At the San Francisco VA Medical Center, few issues are more charged than space allocation. Located on the 200-acre Ft. Miley site in the northwest corner of the city, its original buildings were constructed in the early 1930s. While newer structures, including the current hospital, were erected in the 1970s, later campus improvements slowed due to concerns related to historic preservation, neighborhood objections, and limited budget appropriations. To facilitate upgrades needed for expanding clinical and research activities, several options beyond Ft. Miley were considered, including the relocation of many VA activities to Mission Bay. Ultimately, the decision was made to retain the Ft. Miley site, kicking off a series of plans for structural improvements.
The campus is now beginning a decade-long journey of demolitions, seismic retrofitting, renovations, and new construction. Clinical and research faculty are already feeling the squeeze of insufficient space, and the situation is expected to worsen as demolition and building closures necessitate “swing space” to accommodate displaced services. These pressures are slated to last up to 10 years until construction concludes.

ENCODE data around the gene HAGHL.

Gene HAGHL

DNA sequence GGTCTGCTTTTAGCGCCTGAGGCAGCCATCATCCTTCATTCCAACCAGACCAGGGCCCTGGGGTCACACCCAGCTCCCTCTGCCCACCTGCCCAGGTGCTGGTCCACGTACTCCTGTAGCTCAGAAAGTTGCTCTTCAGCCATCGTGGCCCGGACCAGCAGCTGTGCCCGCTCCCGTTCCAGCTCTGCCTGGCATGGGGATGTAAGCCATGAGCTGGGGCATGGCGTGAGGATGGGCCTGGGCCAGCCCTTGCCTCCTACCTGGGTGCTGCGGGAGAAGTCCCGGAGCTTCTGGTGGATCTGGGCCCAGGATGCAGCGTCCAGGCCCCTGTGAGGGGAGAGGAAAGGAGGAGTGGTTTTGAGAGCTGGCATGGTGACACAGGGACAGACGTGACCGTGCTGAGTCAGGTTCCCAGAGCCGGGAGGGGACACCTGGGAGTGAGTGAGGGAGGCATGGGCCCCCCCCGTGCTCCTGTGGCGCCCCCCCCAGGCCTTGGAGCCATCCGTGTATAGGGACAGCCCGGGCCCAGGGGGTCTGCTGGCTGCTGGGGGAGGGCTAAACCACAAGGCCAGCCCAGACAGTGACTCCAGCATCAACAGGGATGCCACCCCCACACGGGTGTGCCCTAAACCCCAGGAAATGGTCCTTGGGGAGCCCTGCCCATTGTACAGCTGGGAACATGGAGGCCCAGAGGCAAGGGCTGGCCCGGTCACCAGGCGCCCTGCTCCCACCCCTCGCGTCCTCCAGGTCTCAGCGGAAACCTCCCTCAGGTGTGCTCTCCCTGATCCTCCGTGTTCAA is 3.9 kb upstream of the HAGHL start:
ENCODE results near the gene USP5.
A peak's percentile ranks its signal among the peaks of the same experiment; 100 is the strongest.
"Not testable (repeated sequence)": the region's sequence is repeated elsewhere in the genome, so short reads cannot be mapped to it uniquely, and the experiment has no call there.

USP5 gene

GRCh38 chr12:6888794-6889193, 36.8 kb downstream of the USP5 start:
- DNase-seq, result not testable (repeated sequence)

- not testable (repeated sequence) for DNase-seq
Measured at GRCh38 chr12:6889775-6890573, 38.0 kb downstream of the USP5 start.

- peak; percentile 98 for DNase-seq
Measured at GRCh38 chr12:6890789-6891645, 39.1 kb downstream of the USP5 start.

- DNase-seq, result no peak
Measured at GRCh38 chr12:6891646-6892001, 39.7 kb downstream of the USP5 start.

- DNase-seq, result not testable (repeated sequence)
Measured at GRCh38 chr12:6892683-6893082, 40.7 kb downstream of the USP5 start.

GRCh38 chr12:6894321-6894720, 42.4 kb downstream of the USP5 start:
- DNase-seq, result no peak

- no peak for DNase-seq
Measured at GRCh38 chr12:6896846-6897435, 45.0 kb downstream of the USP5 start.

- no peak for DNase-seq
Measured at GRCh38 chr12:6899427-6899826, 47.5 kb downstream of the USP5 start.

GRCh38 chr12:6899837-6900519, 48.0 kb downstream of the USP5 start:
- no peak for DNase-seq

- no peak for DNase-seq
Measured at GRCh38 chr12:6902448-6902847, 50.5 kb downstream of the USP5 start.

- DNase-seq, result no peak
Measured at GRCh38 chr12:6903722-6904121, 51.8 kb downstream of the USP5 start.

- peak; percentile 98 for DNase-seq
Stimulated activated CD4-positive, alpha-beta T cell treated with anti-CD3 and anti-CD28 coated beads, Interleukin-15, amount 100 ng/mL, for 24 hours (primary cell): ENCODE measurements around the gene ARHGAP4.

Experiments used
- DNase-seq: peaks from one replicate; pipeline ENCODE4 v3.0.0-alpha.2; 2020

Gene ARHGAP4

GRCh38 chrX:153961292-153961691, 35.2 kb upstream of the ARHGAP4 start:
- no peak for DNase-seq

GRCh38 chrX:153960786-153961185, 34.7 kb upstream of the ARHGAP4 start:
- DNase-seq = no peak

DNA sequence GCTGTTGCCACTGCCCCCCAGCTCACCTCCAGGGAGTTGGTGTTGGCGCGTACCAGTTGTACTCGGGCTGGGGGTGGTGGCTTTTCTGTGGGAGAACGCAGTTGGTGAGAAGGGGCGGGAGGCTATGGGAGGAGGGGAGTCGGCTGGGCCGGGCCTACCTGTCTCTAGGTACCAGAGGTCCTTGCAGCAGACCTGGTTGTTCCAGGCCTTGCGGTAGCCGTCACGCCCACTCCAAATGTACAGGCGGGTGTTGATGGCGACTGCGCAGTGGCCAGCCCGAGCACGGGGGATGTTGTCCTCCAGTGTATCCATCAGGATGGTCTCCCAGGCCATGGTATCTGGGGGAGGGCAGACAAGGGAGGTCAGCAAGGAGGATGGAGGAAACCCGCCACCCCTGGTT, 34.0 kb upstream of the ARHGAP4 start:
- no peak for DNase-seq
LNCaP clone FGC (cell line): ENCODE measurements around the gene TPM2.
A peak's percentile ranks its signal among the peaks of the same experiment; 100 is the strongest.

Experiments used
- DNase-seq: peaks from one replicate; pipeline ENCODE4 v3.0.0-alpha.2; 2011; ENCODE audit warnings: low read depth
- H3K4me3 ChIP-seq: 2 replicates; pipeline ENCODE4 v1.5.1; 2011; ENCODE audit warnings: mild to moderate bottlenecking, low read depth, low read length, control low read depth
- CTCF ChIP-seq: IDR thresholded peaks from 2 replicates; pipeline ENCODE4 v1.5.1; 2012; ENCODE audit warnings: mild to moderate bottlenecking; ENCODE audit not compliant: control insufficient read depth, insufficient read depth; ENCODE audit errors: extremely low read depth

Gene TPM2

Most DOM activities at the VA are centered in the inpatient building, Building 203. Over the past year, members of Medical Service leadership, Hospital Medicine, and the Medicine Residency demonstrated their adaptability, resilience, and grace when required to vacate their core offices in the hospital building to make way for a new 16-bed short-stay rehab unit. This transition was an uncomfortable and chaotic time for over 30 faculty and staff – and innumerable trainees – and the change resulted in a 25% loss of space and beloved ocean views. Despite these challenges, clinical, educational, and administrative activities were maintained with few complaints, and the first veterans were welcomed to the new rehab unit this summer.